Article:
Coordinating third party due diligence

Third party risk management is easily one of the most challenging risks for compliance officers. With all the attention and hype surrounding third party risk, companies have marshaled attention and resources to mitigate the risk created by third party intermediaries.

In the last five years, companies have embraced new technologies to automate their third party screening and monitoring programs. Companies are slowly but steadily replacing older paper systems with new cloud based systems that provide accessible portals and maintain auditable records relating to each specific third party.

Companies operate separate procurement functions to screen and onboard vendors and suppliers. The vendor onboarding process typically involves a financial review to establish a credit rating and basic screening.

Both of these functions – third-party due diligence and vendor/supplier onboarding — need to be coordinated. In doing so, companies have to avoid a significant trap promoted by due diligence and supply chain risk management companies. Lawyers in this space have failed as well to distinguish between the types of risks created by third parties and by vendors/suppliers.

Under the FCPA, third party risks are created when a third party (e.g. agent, distributor) represents the company in its interactions with foreign government officials. Vendors and suppliers rarely act in a representational capacity.

For example, a supplier who provides a company with vending machine supplies for its employees (e.g. candies and drinks) and pays bribes to customs officials to secure transport of its products does not act in a representational capacity for a customer-company. The supplier may pay bribes but none of its customers will suffer FCPA liability for its payment of bribes to customs officials.

In contrast, a vendor who transports a specialty shipment of steel for a specific customer acts as a representative of the customer-company when it pays bribes to customs officials to transport its specialty shipment across country borders.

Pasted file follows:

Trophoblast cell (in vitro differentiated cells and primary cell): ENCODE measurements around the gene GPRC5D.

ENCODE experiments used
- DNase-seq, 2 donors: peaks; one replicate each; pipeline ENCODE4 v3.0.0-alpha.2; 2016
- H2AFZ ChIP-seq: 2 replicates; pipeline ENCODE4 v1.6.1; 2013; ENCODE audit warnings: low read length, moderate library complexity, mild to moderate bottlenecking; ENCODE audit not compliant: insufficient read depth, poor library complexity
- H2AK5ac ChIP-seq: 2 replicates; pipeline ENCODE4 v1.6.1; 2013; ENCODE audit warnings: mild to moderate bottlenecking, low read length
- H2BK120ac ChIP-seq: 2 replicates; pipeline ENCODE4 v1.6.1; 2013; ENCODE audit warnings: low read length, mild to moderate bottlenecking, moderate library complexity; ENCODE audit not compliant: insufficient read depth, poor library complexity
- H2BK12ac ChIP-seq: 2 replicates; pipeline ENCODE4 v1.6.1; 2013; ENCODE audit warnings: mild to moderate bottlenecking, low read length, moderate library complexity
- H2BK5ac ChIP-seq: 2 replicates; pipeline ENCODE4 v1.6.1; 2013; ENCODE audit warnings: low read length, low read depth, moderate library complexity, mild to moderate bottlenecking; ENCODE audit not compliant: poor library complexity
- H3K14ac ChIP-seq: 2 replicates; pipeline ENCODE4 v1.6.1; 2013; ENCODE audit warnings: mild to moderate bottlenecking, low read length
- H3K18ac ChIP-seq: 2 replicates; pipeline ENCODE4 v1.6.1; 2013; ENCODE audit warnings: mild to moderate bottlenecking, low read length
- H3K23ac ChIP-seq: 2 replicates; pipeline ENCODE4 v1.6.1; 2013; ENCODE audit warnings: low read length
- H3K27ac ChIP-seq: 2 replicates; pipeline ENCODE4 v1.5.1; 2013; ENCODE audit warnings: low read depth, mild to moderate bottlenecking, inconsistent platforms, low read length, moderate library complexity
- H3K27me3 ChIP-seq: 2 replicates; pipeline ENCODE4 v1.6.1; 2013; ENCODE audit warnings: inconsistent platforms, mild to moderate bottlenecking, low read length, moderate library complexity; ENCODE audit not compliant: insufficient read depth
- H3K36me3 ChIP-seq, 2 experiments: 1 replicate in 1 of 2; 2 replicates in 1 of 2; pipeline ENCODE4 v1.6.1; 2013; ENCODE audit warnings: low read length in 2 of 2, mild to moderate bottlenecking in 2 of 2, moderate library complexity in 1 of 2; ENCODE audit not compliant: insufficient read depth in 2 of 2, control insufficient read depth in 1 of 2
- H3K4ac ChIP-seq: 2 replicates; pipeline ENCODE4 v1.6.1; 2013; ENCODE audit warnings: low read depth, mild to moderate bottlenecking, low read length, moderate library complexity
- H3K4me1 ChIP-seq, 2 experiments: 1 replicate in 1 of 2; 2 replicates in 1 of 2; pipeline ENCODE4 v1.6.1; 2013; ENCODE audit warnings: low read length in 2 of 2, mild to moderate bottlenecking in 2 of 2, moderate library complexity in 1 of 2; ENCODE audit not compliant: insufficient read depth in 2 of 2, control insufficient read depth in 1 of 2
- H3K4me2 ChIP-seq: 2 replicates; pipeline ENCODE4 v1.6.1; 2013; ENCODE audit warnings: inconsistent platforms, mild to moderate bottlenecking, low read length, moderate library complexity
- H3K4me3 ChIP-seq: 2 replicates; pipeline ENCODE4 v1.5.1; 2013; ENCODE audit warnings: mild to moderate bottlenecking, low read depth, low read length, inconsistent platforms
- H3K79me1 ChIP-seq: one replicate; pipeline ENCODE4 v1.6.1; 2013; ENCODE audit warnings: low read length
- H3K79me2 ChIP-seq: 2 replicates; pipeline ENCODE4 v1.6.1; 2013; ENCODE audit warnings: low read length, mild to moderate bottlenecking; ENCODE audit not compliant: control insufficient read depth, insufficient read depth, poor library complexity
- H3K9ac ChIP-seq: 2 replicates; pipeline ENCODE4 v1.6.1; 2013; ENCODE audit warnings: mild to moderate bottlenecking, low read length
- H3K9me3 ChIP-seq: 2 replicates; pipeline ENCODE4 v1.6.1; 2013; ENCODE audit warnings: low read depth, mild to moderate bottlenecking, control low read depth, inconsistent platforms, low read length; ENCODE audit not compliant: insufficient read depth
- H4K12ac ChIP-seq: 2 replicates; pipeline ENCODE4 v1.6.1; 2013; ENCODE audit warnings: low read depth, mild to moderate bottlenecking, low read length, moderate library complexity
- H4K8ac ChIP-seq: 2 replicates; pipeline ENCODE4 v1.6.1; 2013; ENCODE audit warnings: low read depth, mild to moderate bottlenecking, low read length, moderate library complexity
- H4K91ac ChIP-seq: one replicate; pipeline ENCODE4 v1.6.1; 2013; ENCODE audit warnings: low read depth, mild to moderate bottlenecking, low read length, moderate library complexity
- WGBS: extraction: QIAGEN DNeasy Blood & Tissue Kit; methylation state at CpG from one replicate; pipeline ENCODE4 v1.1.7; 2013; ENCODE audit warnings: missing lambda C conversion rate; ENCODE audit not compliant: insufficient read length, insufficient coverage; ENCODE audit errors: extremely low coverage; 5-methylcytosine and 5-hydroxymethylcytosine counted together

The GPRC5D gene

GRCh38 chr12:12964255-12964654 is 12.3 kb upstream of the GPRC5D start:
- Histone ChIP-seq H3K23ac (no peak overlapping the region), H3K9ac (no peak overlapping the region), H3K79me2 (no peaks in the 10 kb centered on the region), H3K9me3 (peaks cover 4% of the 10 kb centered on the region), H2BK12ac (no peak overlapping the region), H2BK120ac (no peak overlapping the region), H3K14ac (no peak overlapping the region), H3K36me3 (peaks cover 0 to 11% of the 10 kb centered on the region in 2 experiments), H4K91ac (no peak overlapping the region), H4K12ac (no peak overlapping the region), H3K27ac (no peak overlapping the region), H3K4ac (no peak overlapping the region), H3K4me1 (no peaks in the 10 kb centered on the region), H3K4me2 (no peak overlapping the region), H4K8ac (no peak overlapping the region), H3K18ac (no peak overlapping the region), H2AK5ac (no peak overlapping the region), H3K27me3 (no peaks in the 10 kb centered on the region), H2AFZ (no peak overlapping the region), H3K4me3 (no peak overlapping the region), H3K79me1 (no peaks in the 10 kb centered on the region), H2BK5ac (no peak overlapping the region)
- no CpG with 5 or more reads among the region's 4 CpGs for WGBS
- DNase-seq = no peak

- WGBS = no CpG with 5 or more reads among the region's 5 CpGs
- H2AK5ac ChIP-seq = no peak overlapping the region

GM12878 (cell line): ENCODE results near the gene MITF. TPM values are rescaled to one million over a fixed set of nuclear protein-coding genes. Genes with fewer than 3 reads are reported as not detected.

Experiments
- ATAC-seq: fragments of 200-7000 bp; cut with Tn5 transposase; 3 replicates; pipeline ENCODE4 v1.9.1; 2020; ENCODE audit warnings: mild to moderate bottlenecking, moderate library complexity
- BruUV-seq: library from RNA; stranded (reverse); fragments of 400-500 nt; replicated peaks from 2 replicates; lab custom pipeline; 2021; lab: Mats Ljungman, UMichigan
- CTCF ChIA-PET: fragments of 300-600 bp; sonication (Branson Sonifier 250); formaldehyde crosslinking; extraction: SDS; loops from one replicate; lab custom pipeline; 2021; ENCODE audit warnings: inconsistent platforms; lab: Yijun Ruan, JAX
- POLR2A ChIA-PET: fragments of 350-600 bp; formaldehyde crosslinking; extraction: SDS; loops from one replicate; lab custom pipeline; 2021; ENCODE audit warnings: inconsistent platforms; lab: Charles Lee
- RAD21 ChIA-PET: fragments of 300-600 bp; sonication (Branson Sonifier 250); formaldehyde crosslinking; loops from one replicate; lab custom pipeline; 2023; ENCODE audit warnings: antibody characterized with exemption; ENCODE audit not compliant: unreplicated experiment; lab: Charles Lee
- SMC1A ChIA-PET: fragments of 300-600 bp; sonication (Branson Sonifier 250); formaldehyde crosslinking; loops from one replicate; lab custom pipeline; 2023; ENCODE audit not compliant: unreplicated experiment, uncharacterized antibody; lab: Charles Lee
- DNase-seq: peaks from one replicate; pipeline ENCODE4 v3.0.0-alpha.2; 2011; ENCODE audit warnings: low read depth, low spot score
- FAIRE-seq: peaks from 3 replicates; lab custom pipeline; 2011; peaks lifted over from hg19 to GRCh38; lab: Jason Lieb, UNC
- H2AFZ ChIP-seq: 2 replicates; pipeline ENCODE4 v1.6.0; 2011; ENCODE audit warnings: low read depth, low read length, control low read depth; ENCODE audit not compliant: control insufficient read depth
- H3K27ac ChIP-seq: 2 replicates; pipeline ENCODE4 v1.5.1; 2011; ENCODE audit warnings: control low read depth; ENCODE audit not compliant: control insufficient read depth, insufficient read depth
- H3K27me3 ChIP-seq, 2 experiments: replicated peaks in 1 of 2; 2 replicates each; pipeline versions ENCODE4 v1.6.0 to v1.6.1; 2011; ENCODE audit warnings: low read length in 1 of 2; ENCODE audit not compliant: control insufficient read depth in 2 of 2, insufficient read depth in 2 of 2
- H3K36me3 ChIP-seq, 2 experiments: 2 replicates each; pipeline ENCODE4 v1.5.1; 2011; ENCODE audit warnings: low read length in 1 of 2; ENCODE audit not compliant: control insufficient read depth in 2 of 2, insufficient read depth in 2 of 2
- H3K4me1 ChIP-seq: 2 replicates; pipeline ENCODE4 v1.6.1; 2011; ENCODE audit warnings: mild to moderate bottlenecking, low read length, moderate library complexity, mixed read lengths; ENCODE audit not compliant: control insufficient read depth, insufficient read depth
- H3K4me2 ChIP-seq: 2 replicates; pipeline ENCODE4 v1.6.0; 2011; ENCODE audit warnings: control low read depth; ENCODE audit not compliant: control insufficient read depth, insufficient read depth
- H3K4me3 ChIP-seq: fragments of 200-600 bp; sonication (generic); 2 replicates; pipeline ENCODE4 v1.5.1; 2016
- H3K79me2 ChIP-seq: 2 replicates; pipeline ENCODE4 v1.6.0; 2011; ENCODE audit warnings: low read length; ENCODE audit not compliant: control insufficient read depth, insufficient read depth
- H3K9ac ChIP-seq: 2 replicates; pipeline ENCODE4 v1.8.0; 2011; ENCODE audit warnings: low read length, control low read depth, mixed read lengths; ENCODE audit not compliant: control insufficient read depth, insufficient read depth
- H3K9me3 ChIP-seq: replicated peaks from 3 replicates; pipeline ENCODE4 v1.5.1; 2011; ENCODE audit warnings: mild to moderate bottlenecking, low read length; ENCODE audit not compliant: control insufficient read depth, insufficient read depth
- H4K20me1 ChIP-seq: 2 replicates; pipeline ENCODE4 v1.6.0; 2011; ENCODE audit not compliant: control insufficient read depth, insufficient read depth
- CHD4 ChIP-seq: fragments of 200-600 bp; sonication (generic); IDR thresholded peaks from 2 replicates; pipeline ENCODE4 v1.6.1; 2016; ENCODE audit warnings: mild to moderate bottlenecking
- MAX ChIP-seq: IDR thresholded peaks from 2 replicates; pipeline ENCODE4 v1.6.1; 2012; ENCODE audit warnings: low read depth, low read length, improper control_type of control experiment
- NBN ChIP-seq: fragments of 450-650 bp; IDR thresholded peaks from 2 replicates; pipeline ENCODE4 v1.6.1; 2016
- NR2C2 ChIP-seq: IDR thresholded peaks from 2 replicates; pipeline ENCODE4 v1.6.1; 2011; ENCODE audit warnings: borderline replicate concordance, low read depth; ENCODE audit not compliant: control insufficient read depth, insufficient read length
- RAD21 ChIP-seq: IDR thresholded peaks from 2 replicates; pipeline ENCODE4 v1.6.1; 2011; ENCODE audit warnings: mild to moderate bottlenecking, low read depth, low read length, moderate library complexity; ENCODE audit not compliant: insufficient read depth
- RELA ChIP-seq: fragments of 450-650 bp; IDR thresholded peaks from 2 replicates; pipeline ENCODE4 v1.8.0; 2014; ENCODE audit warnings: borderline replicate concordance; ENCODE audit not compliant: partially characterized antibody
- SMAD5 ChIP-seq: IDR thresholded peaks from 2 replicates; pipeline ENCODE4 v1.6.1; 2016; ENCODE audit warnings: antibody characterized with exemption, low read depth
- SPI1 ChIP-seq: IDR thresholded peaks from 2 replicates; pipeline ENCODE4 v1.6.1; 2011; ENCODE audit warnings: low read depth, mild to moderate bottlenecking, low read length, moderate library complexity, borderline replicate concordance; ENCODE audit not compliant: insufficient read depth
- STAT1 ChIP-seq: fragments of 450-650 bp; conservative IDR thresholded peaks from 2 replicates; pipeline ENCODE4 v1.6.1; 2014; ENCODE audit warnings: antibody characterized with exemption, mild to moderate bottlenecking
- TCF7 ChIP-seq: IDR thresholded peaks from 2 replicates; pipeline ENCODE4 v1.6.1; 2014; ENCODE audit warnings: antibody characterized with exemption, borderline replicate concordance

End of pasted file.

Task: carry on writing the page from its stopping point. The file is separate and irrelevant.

In reality, few vendors or suppliers create FCPA liability for its customer companies. However, that does not mean that vendors or suppliers do not create risks. Vendors and suppliers are used on occasion to funnel money from a company to fund bribery schemes, especially in China. In addition, vendors and suppliers can create real and significant reputational risks. Companies do not want to hire vendors or suppliers that rely on child labor or engage in human trafficking.

Even though the FCPA risks may differ between third parties and vendors/suppliers, companies should still bring together the screening, pre-engagement investigation functions to gain efficiencies and ensure consistency. Whatever screening functions are conducted, using the same system for third parties and vendors/suppliers is a fundamental requirement for third party and procurement systems.

If your third party and vendor onboarding process is not coordinated, companies could be suffering real inefficiencies and increased costs for screening. Additionally, there is no guarantee that vendor/supplier risk is being adequately mitigated.

Companies that fail to bring together these two significant functions are suffering from operational silos. A compliance program built in silos is bound to suffer deficient risk analysis and mitigation strategies. A failure to share information and coordinate operations across functions can undermine a company’s ethics and compliance program and create significant risks.

This article was originally published in Corruption, Crime & Compliance. It is reposted here with permission.

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